Speckled Dun

The Speckled Dun. Daiichi 1180 #14 hook, Whiting CdL tails, Whiting Speckled Badger hackle, quill body, peacock thorax. The poly post is split, pulled to either side and kept that way by a tiny drop of UV epoxy. Next, the wing is clipped to shape

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Keith Fulsher’s Thundercreek

Keith Fulsher developed the Thundercreek series in the early 70s. Straight eye streamer hook, bucktail in the color of certain species of baitfish, tied in by the hair butts, extending over the hook eye and folded back. Add eyes and some varnish or resin on the head and you’re done. I first learned about them…

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Tilt Wing Dun

The hackling technique used in the E/C Caddis and the Hot Creek Caddis is also suitable for mayflies. Galloup developed the Tilt Wing Dun. Like many good patterns it can be adapted to taste. Below an Elk hair version and a different version that uses Snowshoe Hair. Hook: Daiichi 1180#14 Thread: Veevus 14/0 Abdomen: Quill, covered…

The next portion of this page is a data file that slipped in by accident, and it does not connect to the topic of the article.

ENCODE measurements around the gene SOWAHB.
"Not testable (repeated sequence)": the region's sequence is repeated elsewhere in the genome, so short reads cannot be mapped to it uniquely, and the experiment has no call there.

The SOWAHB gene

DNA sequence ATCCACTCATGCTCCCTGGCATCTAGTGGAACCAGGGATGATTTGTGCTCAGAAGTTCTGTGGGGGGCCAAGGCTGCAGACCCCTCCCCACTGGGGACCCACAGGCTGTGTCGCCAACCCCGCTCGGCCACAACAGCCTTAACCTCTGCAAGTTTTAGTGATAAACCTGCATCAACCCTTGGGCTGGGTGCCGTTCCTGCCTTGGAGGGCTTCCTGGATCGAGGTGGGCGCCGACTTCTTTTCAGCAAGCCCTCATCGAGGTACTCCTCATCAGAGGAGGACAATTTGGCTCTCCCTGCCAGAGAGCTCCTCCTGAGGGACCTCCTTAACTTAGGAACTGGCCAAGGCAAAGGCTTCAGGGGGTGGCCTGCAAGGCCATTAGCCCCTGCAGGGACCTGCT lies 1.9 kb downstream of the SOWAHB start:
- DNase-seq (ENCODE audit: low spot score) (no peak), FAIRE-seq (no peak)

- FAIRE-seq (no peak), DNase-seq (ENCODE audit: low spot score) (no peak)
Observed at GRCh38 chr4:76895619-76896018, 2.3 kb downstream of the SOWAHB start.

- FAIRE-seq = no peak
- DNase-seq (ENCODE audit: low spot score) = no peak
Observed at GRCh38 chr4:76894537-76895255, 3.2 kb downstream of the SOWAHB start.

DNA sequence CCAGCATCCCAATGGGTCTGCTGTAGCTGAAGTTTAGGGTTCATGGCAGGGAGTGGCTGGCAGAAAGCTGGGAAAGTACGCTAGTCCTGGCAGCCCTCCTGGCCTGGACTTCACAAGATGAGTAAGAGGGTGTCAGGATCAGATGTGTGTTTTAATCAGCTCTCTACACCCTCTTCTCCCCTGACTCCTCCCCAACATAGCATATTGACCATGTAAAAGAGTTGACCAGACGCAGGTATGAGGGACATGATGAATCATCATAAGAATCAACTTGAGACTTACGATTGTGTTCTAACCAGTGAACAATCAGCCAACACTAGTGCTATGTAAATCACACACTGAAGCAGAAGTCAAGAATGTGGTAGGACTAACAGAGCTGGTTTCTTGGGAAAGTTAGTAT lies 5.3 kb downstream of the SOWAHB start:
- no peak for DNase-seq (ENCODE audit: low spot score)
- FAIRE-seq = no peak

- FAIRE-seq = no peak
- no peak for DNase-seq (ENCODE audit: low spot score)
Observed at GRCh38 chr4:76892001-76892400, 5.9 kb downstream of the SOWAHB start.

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Hot Creek Caddis

In 1981 Eric Cutter developed the idea of the E/C Caddis. That fly prompted the development of several other caddis flies tied with a parachute hackle wrapped under the wing and front part of the Elk hair.*  After him Eric Otzinger came up with the Hot Creek Caddis, intended for the stream of that name in…

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Klinkhammers

Having fun with hackle and hooks. Below: Quillhammer, Rope dubbed Klinkhammer, Hi-Viz Klinkhammer and the infamous Adamshammer. All tied with Whiting dry fly rooster saddle on # 14 Daiichi 1160 Klinkhammer hook.

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Taming the Humpy

In Tying Dry Flies, Randall Kaufmann notes that the Humpy is “arguably, the greatest surface fly ever devised. It represents nothing and everything … depending on its construction, the Humpy can represent caddisflies, stoneflies, mayflies, midges and terrestrials.” But the Humpy also has another reputation: as a difficult, frustrating pattern, a fly you ask your…

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Mart’s Peccary Paraloop Emerger

The Paraloop hackling technique has been described in great detail in Moutter’s book ‘Tying Flies the Paraloop Way’ (2001). Moutter notes that the technique is not new: before he came up with the technique and name, other tiers such as Ned Long and Bob Quigley used the same technique. There were two other names for…

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